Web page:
We’ve all heard it, and possibly even thought it. “I’ll stay for the kids’ sake”. I will confess that this is the very reason I stayed in my marriage as long as I did. I was determined to not let my children experience the pain of separation and divorce. I did not want to have them live a “split life” with time at mom’s house and time at dad’s. I wanted them to have a duel parent household. The research showed this was best and I wanted to give my children the best.
Well, I will also be the first to admit that I probably stayed too long. It did not help my boys to see an unhealthy marriage and hear the way their father spoke to me. I began to see that my sons were starting to imitate his language and behaviors, often showing me disrespect. Having many narcissistic traits, my ex often showed unstable and unloving behaviors towards the kids as well. He was not acting as an equal member of the family, rather the sole person everyone had to tip toe around. This stress and instability on a daily basis was far worse for the kids than the stress of having divorced parents.
As I write to you, I’m also aware this this is my experience and each divorce story is different. That’s why I want to take a look at both sides of the coin here. I want to go on record and say that I’m not a proponent of divorce. I do believe in marriage and do not take those vows lightly. I also don’t believe that the decision to get divorced is for everyone. I believe that children DO in fact benefit from seeing a loving marriage that demonstrates healthy communication, boundaries, and healthy conflict resolution. If you and your partner are both secure enough to admit faults of your own, identify things you BOTH need to work on, and can agree to work together to make the marriage work, then by all means- run to your nearest couples counselor and get to work on that marriage!
Now, on to when staying in the marriage might be an unhealthy option for both you and your children. Stable marriages require both partners to be mentally healthy. If you are struggling in a marriage with a partner that has unaddressed mental health concerns, you may find yourself in a losing battle. If mental health disorders, such as depression, anxiety, bipolar disorder, and PTSD are left untreated, it can create an unstable environment for the entire family. Other disorders that can wreak havoc on a marriage are in the Personality Disorder family. Disorders such as Narcissistic Personality Disorder and Borderline Personality Disorder are both common and very difficult to manage. As with all personality disorders, the person does not see their behavior as a problem and feels that everyone else is to blame or in need of change. They don’t see their actions as part of the problem at all and often can’t see the need for treatment. This is the opposite of someone experiencing depression or anxiety. Those symptoms cause discomfort to the person and often lead them to seek treatment. Nothing is more frustrating than wanting to help someone who does not want to be helped. If your partner is refusing treatment, they are also refusing to be fully present in the marriage and family life.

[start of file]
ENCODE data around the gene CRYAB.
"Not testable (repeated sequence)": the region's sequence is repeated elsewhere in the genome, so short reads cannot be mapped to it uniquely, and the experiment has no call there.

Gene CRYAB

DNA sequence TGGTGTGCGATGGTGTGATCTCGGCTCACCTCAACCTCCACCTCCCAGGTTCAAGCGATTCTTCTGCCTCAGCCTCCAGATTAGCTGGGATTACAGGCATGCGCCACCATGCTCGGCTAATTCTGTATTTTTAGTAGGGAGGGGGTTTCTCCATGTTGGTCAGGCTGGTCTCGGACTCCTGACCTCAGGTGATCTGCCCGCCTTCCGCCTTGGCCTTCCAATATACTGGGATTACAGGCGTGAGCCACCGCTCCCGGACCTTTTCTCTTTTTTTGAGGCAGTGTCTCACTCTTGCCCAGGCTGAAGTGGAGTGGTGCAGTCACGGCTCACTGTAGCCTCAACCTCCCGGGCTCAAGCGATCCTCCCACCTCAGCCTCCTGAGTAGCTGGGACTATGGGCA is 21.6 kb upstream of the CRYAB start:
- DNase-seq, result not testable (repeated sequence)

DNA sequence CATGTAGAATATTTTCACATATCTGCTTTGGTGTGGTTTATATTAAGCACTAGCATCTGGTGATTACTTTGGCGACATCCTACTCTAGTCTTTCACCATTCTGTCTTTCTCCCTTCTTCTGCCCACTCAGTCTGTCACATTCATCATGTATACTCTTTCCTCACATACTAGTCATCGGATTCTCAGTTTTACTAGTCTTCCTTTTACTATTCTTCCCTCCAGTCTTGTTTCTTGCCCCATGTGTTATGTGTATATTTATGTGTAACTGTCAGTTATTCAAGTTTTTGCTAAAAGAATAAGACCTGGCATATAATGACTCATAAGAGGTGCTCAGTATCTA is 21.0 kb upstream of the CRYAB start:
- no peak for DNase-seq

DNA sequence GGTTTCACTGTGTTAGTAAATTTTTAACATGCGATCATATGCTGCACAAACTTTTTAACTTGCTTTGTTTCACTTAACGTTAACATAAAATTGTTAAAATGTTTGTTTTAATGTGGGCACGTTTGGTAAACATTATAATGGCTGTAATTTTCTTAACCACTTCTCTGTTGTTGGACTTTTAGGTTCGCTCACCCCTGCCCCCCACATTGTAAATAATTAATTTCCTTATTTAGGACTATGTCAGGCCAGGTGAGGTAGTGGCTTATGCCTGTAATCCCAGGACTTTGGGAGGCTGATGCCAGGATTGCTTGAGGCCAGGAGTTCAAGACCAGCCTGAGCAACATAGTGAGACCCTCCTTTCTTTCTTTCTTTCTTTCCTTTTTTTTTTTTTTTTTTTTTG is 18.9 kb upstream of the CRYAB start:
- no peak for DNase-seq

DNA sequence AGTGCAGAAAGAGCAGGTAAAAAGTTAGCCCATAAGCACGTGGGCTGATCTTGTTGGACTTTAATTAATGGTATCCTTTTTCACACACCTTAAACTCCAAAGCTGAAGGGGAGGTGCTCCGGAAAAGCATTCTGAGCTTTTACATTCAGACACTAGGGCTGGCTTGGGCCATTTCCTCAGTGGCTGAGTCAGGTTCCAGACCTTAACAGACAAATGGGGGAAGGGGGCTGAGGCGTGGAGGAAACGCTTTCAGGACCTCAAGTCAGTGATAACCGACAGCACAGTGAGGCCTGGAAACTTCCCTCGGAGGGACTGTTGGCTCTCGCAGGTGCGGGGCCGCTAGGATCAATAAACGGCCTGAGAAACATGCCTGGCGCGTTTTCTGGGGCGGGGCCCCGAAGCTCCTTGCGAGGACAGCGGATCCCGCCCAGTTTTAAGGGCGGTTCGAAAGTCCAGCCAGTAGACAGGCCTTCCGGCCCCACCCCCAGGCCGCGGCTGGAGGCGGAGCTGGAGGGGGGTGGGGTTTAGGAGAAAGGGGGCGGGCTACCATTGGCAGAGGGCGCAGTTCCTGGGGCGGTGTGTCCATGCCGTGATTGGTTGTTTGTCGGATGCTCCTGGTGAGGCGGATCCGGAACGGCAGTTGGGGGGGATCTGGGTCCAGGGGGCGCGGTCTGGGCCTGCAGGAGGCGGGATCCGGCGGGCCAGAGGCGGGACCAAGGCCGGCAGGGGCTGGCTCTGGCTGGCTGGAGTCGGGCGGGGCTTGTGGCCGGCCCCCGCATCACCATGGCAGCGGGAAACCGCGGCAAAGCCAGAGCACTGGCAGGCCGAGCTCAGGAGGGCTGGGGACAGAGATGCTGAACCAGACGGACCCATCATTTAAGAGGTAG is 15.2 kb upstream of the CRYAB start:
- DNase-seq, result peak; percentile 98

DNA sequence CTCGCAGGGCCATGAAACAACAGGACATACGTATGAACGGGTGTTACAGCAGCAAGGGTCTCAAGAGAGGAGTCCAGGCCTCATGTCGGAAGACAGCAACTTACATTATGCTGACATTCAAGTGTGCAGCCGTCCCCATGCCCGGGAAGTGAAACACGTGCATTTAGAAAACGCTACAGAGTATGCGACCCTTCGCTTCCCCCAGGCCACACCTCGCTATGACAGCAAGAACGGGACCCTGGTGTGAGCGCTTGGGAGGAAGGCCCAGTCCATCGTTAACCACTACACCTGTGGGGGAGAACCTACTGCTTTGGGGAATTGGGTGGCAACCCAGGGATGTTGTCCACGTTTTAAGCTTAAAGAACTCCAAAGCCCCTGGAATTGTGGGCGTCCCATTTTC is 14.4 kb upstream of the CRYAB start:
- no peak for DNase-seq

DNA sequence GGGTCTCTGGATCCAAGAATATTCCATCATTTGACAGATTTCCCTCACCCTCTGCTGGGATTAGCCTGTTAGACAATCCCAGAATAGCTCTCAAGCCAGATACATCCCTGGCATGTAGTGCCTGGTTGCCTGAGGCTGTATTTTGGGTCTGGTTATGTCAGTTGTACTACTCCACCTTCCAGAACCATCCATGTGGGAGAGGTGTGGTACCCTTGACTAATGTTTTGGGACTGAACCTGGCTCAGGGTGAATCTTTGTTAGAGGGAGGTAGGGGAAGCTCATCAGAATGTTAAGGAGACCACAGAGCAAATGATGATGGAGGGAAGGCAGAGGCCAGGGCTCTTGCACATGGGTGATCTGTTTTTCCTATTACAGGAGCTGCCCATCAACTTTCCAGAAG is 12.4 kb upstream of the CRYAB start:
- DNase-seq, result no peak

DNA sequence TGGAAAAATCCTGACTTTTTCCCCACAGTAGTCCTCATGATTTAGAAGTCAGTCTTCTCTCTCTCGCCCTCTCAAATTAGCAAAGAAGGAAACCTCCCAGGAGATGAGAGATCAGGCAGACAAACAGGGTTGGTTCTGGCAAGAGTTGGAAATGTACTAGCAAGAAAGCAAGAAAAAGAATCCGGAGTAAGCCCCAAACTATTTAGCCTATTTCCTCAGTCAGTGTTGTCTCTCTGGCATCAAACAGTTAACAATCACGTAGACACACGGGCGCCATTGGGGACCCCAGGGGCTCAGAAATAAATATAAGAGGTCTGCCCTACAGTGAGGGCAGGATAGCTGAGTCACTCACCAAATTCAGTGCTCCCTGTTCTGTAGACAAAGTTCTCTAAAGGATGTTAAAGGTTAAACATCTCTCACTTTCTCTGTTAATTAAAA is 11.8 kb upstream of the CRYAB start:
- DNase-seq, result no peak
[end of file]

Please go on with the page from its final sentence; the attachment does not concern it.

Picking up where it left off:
The same can be said for addiction as well. If you are in a marriage with an alcoholic or addict that does not want to stop using, you are a living example of the saying “being stuck between a rock and a hard place”. This may not be the person you fell in love with. You may remember them before the addiction and want to hold out until that person returns. Just know, you cannot make that happen for them. It is impossible to derail the train that they refuse to get off. An addict is not able to be the parent they need to be while using. The kids are not getting a stable and healthy environment that you are wanting to provide by “staying for the kids’ sake”.
The problem may also be something that doesn’t require a diagnosis. Infidelity, physical abuse, emotional/verbal abuse, and rage can cause a breech in trust and safety that is not repairable. The hurt and pain that are caused by such a betrayal are often more than a person can forgive. While these seem like clear deal breakers, the offender often tries to guilt the other person into staying by bringing the kids into it. “Are you really going to leave and do this to the kids”. I can say that quote with conviction because those exact words were said to me. As a mother, that statement messed with my head. It had me feeling like I was to blame because I was not willing to accept the affair and the emotional abuse. I started to think, “Maybe I should just stay for the kids”. Then I realized what that would end up doing to them. They would see a broken marriage full of hurt and resentment. They would eventually figure out what was going on and get a completely warped sense of what marriage means and how to treat their future spouses. That’s the moment I realized I was not to blame and I would do what needed to be done for myself and my boys.
All of these seem so cut and dry from an outsider’s perspective, but when it’s your marriage and your children, everything gets muddled. Your brain is foggy and it’s so very hard to make such a decision that will not only impact your future, but the future of your children. I know it’s one I wrestled endlessly with in my mind. My ultimate solace was realizing what I could and could not change. I could NOT change him no matter how much I wanted to. I COULD change my situation and what my children would learn from my example. You cannot force someone to change who does not want to do so. With that said, it is also ok for the rest of those involved, including the children, to not become collateral damage to their self destruction.